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Opinions April 16, 2013

April 16, 2013
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The following 7th Circuit Court of Appeals decisions were handed down after IL deadline Monday:

United States of America v. Ronald Zitt and Joshua Wampler
12-1277, 12-2865
U.S. District Court, Northern District of Indiana, Hammond Division, Judge Rudy Lozano.
Criminal. In a consolidated appeal, affirms denial of Zitt’s motion for a mistrial. The District Court properly exercised its discretion in denying the motion. Dismisses Wampler’s appeal. Wampler pleaded guilty to two drug charges. Wampler waived his right to appeal as a condition of his agreement. Grants his counsel’s motion to withdraw and denies Wampler’s motion for substitute counsel.

Torray Stitts v. Bill Wilson, superintendent, Indiana State Prison
12-2255
U.S. District Court, Southern District of Indiana, Indianapolis Division, Judge Larry J. McKinney.
Civil. Reverses denial of petition for writ of habeas corpus. Remands to the District Court to resolve the actual extent of trial counsel’s alibi investigation. If the District Court finds that the trial counsel performed no further investigation, then it should grant Stitts’ habeas petition. If the court finds that trial counsel did more, then it must determine de novo whether that investigation was reasonable under Strickland.

Tuesday’s opinions
7th Circuit Court of Appeals

Renee S. Majors v. General Electric Co.
12-2893
U.S. District Court, Southern District of Indiana, Indianapolis Division, Judge Larry J. McKinney.
Civil. Affirms grant of summary judgment on Majors’ claims that GE violated the Americans with Disabilities Act when it denied her positions and that GE retaliated against her for filing EEOC charges of discrimination.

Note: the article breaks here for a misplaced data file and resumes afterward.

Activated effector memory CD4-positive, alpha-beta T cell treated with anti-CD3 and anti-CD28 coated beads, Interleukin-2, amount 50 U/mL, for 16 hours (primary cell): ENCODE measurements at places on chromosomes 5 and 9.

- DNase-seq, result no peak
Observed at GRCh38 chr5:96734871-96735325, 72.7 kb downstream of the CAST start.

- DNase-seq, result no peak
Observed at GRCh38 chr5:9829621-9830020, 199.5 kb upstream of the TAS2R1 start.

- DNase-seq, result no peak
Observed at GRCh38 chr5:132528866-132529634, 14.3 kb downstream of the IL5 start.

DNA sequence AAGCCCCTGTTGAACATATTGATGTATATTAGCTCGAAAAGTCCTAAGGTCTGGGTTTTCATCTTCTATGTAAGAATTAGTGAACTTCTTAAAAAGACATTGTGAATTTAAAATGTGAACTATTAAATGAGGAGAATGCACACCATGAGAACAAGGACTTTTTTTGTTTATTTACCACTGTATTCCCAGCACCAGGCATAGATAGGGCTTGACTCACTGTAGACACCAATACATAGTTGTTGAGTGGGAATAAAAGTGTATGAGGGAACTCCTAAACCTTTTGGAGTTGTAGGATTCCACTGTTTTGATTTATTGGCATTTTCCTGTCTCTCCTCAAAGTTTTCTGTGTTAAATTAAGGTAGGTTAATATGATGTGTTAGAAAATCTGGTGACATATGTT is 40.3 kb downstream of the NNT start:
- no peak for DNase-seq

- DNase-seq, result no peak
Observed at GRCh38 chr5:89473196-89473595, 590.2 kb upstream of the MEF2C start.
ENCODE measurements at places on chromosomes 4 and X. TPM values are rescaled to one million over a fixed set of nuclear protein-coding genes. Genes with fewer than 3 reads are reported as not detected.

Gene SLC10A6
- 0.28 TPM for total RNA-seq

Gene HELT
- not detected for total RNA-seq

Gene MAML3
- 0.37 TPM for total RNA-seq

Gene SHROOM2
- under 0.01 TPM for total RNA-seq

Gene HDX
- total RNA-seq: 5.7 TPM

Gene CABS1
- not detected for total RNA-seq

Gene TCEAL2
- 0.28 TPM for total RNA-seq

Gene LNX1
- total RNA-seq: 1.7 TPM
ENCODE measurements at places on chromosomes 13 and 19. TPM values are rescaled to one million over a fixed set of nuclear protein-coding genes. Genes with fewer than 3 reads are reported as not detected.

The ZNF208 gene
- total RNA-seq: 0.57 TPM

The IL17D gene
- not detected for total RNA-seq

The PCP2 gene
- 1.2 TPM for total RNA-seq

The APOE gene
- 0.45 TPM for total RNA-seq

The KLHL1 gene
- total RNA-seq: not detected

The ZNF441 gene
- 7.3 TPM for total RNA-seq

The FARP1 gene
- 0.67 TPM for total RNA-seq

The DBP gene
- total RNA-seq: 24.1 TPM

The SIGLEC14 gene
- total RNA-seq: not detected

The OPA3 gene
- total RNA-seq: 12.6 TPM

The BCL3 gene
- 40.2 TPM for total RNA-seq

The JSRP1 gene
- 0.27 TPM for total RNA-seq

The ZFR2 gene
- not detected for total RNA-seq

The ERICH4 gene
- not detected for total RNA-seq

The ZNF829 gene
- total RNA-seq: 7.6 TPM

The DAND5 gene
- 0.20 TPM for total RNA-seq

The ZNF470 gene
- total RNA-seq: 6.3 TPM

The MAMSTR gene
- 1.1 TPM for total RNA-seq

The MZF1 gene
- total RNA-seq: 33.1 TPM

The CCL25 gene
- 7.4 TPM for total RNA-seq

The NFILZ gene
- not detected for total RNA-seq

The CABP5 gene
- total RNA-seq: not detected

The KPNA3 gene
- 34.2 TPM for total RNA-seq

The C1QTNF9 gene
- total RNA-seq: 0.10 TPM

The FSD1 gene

Robert Leimkuehler, as trustee of and on behalf of the Leimkuehler Inc. Profit Sharing Plan, and on behalf of all others similarly situated v. American United Life Insurance Co.
12-1081, 12-1213, & 12-2536
U.S. District Court, Southern District of Indiana, Indianapolis Division, Judge Jane Magnus-Stinson.
Civil. Affirms ruling that American United Life Insurance Co. was not a fiduciary of the Leimkuehler Inc. Profit Sharing Plan with respect to AUL’s revenue-sharing practices. Although very little about the mutual fund industry or the management of 401(k) plans can plausibly be described as transparent, agrees that AUL is not acting as a fiduciary for purposes of 29 U.S.C. § 1002(21)(A) when it makes decisions about, or engages in, revenue sharing. Finds it unnecessary to express any view on the question whether revenue sharing yields net benefits to individual 401(k) investors.

Indiana Court of Appeals
David Arnett v. Julia Arnett (NFP)
http://media.ibj.com/Lawyer/websites/opinions/index.php?pdf=2013/april/04161301par.pdf  
32A01-1208-DR-383
Domestic relation. Affirms dissolution of marriage.

Enrique Perez v. State of Indiana (NFP)
49A04-1208-CR-419
Criminal. Affirms conviction of Class B felony robbery.

Herman P. Johnson v. State of Indiana (NFP)
49A02-1207-PC-606
Post conviction. Affirms denial of petition for post-conviction relief.

David Delong v. Kim Delong (NFP)
43A03-1206-DR-299
Domestic relation. Affirms custody order, reverses order on support and regarding a parenting coordinator and remands for further proceedings.